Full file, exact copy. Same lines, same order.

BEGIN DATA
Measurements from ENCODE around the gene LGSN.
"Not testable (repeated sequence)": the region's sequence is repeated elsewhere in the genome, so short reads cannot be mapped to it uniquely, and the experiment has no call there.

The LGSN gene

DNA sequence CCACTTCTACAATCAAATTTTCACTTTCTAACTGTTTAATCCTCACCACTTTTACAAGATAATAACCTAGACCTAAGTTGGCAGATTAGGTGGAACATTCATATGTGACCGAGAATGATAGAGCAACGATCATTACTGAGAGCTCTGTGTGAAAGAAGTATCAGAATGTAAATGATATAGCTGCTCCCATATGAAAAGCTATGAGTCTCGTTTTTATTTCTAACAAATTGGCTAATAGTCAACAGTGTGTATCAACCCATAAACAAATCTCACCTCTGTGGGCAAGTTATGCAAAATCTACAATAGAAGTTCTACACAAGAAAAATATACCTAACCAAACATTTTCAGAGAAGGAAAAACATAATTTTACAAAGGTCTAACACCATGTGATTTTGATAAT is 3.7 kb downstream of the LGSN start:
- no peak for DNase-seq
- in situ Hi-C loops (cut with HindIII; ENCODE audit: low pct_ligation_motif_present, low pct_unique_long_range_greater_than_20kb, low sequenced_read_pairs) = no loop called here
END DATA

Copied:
Measurements from ENCODE around the gene LGSN.
"Not testable (repeated sequence)": the region's sequence is repeated elsewhere in the genome, so short reads cannot be mapped to it uniquely, and the experiment has no call there.

The LGSN gene

DNA sequence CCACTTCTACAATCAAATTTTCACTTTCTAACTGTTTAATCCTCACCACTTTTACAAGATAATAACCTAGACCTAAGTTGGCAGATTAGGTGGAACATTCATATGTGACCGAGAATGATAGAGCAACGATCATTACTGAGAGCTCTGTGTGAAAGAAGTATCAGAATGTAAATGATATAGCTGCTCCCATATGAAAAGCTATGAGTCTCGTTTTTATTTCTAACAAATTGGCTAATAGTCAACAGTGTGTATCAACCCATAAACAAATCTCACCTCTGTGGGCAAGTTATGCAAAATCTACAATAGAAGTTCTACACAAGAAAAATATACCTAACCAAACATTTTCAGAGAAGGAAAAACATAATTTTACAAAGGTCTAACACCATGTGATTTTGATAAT is 3.7 kb downstream of the LGSN start:
- no peak for DNase-seq
- in situ Hi-C loops (cut with HindIII; ENCODE audit: low pct_ligation_motif_present, low pct_unique_long_range_greater_than_20kb, low sequenced_read_pairs) = no loop called here